> type of cString is a String. You're trying to assign incompatible
    > types.
    >
    > > import javax.swing.*;
    > > ...
    > > ...
    > > import java.lang.String;
    > > ...
    > > ...

    >
    > > class myFrame extends JFrame
    > > {
    > > ...
    > > private String cString ;

    >
    > > myFrame( )
    > > {
    > > cString =new test();
    > > }
    > > }

    >
    > Do you want cString to have the value "hello" returned by the method
    > test() in class test? If so, then calling the constructor is not
    > enough. Call the method test() in the test object:
    >
    > cString = new test().test();
    >
    > You seem to be thinking that giving a method the same name as a class
    > automatically makes it a constructor. Not so. If the method has a
    > return type, then it is a regular method, no matter what name it has.
    >
    > > class test
    > > {
    > > String cValue;
    > > String test()
    > > {
    > > cValue = new String( "hello" );
    > > return( cValue );
    > > }
    > > }

    >
    > Also, your entire test class could be shortened to:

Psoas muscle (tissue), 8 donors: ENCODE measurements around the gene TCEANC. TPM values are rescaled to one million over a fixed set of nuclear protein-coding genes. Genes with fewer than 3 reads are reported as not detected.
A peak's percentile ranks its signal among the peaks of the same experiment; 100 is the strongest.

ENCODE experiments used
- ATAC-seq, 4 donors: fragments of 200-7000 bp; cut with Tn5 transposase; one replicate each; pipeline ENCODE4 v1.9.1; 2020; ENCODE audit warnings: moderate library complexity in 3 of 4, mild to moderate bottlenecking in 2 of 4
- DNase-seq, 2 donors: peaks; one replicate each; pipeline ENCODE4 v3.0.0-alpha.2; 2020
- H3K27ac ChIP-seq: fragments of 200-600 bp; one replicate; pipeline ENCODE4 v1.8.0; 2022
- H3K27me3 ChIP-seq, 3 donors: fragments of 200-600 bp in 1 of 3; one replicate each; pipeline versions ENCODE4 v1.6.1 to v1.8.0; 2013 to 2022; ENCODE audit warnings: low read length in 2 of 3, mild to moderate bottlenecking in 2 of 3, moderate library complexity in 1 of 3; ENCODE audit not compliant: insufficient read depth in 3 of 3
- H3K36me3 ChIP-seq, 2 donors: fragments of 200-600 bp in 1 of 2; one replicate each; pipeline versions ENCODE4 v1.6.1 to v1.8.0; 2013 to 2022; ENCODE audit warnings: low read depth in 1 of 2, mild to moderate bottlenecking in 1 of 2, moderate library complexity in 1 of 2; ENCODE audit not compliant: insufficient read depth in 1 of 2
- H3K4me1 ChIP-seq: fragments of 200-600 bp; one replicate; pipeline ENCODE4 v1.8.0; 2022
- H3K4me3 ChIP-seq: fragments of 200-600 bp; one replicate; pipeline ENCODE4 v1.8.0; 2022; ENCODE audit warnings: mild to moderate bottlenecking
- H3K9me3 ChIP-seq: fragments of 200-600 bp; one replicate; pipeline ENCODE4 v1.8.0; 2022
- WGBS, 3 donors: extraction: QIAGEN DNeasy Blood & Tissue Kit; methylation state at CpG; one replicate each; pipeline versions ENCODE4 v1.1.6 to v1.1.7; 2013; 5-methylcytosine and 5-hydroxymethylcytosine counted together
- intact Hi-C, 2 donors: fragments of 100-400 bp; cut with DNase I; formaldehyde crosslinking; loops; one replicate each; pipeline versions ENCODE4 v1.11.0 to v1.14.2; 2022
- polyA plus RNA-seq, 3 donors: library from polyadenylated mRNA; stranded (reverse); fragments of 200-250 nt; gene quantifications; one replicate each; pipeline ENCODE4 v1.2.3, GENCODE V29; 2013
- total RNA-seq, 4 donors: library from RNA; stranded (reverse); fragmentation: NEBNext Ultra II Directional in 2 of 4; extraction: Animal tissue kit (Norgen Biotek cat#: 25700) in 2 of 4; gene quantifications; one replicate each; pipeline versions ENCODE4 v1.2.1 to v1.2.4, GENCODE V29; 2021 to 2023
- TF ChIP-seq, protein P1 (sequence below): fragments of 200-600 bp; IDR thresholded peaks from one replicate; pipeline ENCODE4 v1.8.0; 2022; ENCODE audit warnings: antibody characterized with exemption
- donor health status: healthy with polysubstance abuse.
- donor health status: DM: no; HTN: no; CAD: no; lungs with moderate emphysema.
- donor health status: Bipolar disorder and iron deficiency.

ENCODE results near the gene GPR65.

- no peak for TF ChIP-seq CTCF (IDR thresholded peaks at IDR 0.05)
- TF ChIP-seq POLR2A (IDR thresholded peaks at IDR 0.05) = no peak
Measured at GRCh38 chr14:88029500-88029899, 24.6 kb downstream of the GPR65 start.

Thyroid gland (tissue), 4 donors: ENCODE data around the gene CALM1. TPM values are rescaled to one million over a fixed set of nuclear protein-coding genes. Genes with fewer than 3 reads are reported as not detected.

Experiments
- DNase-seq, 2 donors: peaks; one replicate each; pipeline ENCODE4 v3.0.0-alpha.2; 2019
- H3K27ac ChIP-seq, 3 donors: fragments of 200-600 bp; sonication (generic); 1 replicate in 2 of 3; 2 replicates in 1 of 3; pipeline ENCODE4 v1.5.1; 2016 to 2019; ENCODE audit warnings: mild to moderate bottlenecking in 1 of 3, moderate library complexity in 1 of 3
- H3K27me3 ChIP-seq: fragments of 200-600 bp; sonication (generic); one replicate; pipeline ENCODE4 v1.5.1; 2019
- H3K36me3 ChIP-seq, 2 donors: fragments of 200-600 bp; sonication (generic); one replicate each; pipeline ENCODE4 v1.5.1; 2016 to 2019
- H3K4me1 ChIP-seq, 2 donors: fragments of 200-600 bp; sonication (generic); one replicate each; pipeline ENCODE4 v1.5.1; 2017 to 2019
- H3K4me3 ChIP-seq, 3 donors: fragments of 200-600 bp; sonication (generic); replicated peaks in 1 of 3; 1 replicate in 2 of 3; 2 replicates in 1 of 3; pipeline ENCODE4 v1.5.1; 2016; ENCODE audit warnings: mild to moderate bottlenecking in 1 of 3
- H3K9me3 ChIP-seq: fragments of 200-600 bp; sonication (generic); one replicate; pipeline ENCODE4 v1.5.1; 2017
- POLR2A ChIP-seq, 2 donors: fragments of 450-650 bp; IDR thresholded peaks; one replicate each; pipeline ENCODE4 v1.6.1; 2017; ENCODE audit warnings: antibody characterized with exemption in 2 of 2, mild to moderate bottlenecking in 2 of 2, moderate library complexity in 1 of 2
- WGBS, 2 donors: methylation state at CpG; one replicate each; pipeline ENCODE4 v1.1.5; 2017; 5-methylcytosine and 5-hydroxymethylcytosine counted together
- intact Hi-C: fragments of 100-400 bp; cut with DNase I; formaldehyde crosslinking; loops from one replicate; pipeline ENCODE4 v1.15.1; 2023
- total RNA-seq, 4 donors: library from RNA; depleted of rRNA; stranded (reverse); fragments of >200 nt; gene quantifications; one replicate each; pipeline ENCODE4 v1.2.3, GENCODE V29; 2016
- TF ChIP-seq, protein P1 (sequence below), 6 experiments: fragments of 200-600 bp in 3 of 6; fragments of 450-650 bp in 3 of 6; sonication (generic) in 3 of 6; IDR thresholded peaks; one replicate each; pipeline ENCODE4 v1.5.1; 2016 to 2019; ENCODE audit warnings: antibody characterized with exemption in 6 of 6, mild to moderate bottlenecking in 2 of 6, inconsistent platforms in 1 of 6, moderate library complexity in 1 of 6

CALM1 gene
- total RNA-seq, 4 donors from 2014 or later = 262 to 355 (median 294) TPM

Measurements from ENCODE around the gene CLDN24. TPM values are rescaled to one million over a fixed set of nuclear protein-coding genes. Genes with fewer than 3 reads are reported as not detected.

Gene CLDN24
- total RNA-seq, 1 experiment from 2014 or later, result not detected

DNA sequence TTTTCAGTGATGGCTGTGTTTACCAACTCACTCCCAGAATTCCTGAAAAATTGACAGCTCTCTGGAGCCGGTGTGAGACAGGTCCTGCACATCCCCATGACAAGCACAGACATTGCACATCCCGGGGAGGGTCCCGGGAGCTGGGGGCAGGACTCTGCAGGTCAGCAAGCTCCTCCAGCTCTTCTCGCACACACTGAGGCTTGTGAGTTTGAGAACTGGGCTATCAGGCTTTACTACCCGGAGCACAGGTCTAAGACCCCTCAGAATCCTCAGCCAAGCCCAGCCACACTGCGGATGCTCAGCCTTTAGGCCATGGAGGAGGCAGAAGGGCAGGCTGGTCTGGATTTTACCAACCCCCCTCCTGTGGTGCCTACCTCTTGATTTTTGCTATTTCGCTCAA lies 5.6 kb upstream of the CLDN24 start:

>
    > class test
    > {
    > String test()
    > {
    > return "hello";
    > }
    > }
    >
    > > --------------------
    > > What's wrong ?
    > > Thanks

    >
    > I've explained what's wrong. For future reference, please read an
    > introductory Java textbook.
    >
    > --
    > /-- Joona Palaste () ---------------------------\
    > | Kingpriest of "The Flying Lemon Tree" G++ FR FW+ M- #108 D+ ADA N+++|
    > | http://www.helsinki.fi/~palaste W++ B OP+ |
    > \----------------------------------------- Finland rules! ------------/
    > "Immanuel Kant but Genghis Khan."
    > - The Official Graffitist's Handbook
     
    the clansman, Sep 28, 2003
    #4